Saturday, December 18, 2010

Visibility in the cloud

One of the challenges in moving a virtual machine from a private data center to a public cloud like Amazon Elastic Compute Cloud (EC2) or Rackspace Cloud is maintaining visibility into performance.

The article, Cloud-scale performance monitoring, describes how the sFlow standard delivers the visibility needed to manage the cloud infrastructure. In the case of a private cloud, where the physical infrastructure and virtual machines are dedicated to a single organization, the visibility provided by the infrastructure can be shared with internal customers and used to manage the services deployed in the cloud.

However, in a public cloud the infrastructure is owned and operated by the cloud service provider and customers are typically given very little visibility into the shared infrastructure hosting their virtual machines.

For example, the diagram at the top of this article shows three virtual machines, VM1, VM2 and VM3, hosted on two physical servers, Server 1 and Server 2. If these virtual machines were hosted in a private cloud all the elements of the physical and virtual infrastructure shown in the diagram can be instrumented with sFlow providing visibility to the management team.

However, move the three virtual machines to a public cloud and only the virtual machines are visible. A Management Boundary separates service provider resources from the customer resources and it is no longer possible to know which virtual machines are hosted on which physical servers or to see network and system performance using sFlow from switches and servers.

The diagram above shows the elements from the example that are visible in a public cloud deployment. The example is representative of a typical small scale deployment: the Vyatta virtual appliance (VM3) provides routing and firewall capabilities, VM1 is configured as a web server and VM2 as a database server. One of the benefits of moving to the public cloud is the ability to scale up the number of servers to meet demand. The article, How Zynga Survived FarmVille, describes using a public cloud provider to handle rapidly changing workloads. The architecture mentioned in the article is a widely adopted, scale-out, implementation of the elements shown in the diagram - see Memcached for additional details, large scale deployments of this architecture may involve thousands of servers.

In order to provide visibility in a public cloud deployment, each virtual machine must be responsible for monitoring its own performance. The Vyatta virtual appliance already includes support for sFlow. Installing Host sFlow agents on the virtual machines extends visibility to include network and system performance throughout the virtual machine cluster - see Cluster performance.

A key benefit of deploying services in the public cloud is the ability to dynamically add and remove capacity. In this environment, sFlow monitoring helps control costs by providing the data needed to closely match capacity to demand. In addition, many organizations operate hybrid clouds with some workloads running in a private cloud and others running in the public cloud. sFlow simplifies management by delivering integrated visibility across all the physical and virtual elements in the private and public cloud, providing the measurements needed to manage costs by striking the optimal balance between public and private cloud capacity.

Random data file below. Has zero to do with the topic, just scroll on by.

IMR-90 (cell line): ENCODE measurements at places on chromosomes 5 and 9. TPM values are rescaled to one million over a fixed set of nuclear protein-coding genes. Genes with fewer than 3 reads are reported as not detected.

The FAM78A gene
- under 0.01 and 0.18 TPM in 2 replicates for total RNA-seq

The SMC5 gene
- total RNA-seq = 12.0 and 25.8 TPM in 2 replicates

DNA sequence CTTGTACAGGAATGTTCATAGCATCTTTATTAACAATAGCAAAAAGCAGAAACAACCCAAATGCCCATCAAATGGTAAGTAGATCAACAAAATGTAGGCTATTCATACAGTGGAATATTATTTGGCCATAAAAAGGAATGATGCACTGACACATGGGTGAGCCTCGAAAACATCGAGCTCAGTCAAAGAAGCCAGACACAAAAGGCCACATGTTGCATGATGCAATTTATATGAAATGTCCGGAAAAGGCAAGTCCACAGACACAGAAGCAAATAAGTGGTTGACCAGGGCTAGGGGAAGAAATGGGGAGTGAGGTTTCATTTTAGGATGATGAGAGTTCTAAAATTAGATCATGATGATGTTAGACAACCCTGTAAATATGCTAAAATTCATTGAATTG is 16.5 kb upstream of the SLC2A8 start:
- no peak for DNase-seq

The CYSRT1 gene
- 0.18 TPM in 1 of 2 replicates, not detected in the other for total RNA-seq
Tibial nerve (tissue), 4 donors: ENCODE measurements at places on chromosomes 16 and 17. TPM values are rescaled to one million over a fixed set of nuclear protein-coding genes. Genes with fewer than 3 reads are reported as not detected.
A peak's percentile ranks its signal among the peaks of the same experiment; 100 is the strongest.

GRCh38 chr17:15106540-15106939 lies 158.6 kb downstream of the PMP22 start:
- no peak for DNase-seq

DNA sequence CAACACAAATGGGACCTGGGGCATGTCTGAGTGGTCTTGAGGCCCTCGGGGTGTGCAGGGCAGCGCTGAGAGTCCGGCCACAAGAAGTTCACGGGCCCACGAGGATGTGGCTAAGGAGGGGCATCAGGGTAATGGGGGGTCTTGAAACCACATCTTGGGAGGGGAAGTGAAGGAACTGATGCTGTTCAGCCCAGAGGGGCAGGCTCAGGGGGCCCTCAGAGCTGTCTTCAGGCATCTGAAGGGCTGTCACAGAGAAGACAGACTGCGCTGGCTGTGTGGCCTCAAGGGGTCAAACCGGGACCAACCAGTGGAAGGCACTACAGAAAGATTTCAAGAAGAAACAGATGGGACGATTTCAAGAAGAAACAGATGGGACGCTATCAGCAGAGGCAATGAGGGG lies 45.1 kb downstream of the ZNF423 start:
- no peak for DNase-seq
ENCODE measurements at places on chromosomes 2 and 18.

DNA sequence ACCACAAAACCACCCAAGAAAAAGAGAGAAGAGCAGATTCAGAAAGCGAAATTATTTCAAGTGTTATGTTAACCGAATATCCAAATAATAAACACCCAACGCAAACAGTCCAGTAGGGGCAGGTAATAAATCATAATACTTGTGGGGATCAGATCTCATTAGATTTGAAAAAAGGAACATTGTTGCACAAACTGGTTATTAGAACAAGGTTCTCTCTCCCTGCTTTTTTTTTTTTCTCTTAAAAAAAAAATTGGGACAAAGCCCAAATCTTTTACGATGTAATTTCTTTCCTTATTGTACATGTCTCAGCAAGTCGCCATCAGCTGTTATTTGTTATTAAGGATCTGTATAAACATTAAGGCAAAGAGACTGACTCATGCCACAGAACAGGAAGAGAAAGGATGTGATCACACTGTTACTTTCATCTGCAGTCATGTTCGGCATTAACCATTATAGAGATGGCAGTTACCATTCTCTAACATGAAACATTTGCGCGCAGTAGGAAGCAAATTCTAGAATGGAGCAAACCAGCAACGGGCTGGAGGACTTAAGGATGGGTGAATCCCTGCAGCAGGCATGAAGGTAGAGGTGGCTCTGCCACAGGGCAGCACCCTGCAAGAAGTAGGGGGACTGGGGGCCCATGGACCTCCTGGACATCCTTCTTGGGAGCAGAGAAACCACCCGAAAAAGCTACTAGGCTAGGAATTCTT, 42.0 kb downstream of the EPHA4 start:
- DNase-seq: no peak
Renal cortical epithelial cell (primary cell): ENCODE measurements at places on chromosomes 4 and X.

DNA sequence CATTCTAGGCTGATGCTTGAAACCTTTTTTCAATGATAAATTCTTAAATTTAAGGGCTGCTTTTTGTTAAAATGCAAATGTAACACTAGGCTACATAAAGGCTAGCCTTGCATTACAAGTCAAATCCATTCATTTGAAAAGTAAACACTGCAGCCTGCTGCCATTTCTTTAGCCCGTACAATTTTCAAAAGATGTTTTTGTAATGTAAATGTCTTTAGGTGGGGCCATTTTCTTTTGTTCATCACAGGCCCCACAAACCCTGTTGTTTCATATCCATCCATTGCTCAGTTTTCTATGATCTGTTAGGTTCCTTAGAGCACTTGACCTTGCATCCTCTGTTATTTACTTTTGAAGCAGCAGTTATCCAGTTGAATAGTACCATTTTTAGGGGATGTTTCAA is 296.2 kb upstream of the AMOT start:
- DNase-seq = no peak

Friday, December 17, 2010


(Netfilter diagram from Wikimedia)

The Host sFlow agent recently added support for netfilter based traffic monitoring. The netfilter/iptables packet filtering framework is an integral part of recent Linux kernels, providing the mechanisms needed to implement firewalls and perform address translation.

Included within the netfilter framework is a packet sampling facility. In addition to sampling packets, the netfilter framework captures the forwarding path associated with each sampled packet, providing the essential elements needed to implement sFlow standard traffic monitoring on a Linux system.

Instructions for installing Host sFlow are provided in the article, Installing Host sFlow on a Linux server. In many cases configuring traffic monitoring on servers is unnecessary since sFlow capable physical and virtual switches already provide end-to-end network visibility (see Hybrid server monitoring). However, if traffic data isn't available from the switches, either because they don't support sFlow, or because they are managed by a different organization, then traffic monitoring on the servers is required.

This article describes the additional steps needed to configure sFlow traffic monitoring using netfilter. The following steps configure 1-in-1000 sampling of packets on a Fedora 14 server. The sampling rate of 1-in-1000 was selected based on the 1Gbit speed of the network adapter. See the article, Sampling rates, for suggested sampling rates.